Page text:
Oracle pulls CSO's BONKERS anti-bug bounty and infosec rant
Exec opens fire on reverse-engineering and more
Updated While other IT industry heavyweights have embraced bug bounties and working with security researchers more generally, Oracle has set its face in the opposite direction in a blog post likening reverse engineering to cheating on your spouse.
Mary Ann Davidson, Oracle's chief security officer (CSO), expressed corporate dislike from the software giant for both reverse engineers and bug bounties in a long blog post on Monday. The post was pulled on Tuesday lunchtime, but its contents remain available via the Internet Archive here.
The tone of the post as a whole is reflected in Davidson's dismissive approach to bug bounties as a waste of money, at best, and naked hostility towards any attempt to reverse engineer Oracle's code.
"Bug bounties are the new boy band (nicely alliterative, no?)," Davidson wrote. "Many companies are screaming, fainting and throwing underwear at security researchers**** to find problems in their code and insisting that This Is The Way, Walk In It: if you are not doing bug bounties, your code isn’t secure. Ah, well, we find 87 per cent of security vulnerabilities ourselves, security researchers find about 3 per cent and the rest are found by customers."
"I am not dissing bug bounties, just noting that on a strictly economic basis, why would I throw a lot of money at 3% of the problem (and without learning lessons from what you find, it really is “whack a code mole”) when I could spend that money on better prevention like, oh, hiring another employee to do ethical hacking, who could develop a really good tool we use to automate finding certain types of issues, and so on."
This attitude is in marked contrast to the likes of Google, Microsoft and Facebook, who have all thrown their weight behind their corporate bug bounty programmes.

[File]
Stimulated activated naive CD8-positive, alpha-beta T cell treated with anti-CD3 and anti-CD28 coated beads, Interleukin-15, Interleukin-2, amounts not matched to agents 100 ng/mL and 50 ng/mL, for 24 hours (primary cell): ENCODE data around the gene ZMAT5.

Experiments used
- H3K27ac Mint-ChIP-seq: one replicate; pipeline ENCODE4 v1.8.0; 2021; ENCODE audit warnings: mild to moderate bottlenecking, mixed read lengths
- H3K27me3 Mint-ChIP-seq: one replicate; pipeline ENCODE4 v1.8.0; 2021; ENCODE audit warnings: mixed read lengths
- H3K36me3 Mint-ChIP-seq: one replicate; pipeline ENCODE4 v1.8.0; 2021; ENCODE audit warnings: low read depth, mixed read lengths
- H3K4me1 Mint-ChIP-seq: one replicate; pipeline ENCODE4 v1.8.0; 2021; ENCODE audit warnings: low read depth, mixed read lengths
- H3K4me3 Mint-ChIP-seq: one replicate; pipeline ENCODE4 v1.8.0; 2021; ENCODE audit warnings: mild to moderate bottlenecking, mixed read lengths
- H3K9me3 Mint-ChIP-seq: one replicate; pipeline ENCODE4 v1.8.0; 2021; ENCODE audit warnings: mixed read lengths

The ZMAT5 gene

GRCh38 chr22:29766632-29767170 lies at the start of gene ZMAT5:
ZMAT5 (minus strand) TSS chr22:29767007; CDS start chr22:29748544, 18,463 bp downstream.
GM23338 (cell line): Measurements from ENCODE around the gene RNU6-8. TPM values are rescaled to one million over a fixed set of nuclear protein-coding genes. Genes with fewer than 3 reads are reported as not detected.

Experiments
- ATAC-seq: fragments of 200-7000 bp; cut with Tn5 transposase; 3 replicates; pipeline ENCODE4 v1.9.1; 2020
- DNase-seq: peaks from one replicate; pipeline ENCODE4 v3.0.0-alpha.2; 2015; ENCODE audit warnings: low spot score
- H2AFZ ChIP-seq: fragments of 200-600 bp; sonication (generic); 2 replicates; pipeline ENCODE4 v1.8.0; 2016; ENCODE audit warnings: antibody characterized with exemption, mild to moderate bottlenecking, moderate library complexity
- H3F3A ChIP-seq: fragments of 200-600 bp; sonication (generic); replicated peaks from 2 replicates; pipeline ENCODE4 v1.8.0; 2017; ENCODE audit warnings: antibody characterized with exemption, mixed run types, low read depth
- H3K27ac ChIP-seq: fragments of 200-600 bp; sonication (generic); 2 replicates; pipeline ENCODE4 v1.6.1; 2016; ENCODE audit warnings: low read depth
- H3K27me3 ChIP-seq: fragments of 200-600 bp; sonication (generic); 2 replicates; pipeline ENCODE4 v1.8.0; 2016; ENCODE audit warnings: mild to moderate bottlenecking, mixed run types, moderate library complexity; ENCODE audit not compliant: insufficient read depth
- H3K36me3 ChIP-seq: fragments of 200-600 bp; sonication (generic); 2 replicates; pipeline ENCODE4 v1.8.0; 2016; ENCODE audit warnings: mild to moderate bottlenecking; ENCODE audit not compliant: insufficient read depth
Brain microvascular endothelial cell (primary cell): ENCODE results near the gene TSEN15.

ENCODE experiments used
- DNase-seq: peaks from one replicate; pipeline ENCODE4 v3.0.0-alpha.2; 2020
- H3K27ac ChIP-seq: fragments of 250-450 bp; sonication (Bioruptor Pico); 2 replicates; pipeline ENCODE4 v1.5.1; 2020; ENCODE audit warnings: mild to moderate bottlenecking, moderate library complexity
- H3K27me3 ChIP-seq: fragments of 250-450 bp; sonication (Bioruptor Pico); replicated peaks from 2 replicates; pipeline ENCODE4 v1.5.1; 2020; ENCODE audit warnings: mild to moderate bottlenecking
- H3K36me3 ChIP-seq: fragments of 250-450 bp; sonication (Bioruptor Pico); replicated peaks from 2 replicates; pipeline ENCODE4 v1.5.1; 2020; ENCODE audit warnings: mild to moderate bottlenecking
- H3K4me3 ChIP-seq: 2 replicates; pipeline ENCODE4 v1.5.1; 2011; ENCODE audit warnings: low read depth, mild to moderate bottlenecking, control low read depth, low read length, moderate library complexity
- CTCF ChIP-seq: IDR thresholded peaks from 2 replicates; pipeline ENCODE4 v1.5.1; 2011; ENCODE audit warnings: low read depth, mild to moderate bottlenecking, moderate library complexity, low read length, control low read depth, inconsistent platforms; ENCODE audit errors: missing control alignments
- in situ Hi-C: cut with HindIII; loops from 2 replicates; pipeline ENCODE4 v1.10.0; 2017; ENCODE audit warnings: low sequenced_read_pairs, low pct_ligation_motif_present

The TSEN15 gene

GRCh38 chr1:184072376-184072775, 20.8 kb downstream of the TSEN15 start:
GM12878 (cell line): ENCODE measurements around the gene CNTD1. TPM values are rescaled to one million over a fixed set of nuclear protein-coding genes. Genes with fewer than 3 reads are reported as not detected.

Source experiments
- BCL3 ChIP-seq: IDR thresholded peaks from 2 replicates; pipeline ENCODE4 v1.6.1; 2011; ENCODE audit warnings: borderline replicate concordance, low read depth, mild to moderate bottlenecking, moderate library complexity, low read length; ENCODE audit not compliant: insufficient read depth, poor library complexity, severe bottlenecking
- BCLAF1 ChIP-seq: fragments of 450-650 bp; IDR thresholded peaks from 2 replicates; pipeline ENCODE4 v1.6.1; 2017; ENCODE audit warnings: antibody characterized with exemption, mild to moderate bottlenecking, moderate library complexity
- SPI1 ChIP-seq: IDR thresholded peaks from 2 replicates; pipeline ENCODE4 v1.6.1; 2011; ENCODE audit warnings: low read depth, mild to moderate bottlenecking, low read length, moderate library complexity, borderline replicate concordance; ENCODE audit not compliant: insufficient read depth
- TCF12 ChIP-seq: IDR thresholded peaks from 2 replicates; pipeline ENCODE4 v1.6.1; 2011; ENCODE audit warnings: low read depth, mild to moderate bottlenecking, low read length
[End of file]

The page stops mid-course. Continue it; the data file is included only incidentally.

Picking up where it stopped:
Davidson goes on to bemoan users looking for vulnerabilities in its code, arguing that they are breaking licensing agreements and that third-party consultants are also bound by them by extension.
It doesn't matter that criminal hackers and intel agencies do reverse engineer Oracle’s code to look for vulnerabilities, according to Oracle. Customers and their suppliers still need to toe the line, whatever their motives, and stick by licensing agreements.
"Oracle’s licence agreement exists to protect our intellectual property," Davidson wrote. "'Good motives' – and given the errata of third-party attempts to scan code the quotation marks are quite apropos – are not an acceptable excuse for violating an agreement willingly entered into. Any more than 'but everybody else is cheating on his or her spouse' is an acceptable excuse for violating 'forsaking all others' if you said it in front of witnesses."
Oracle's essential line is that everyone should stop reversing its code, respect its licensing agreement and trust its infosec assurance programme to fix problems that crop up rather than kicking the wheels and looking underneath the bonnet themselves.
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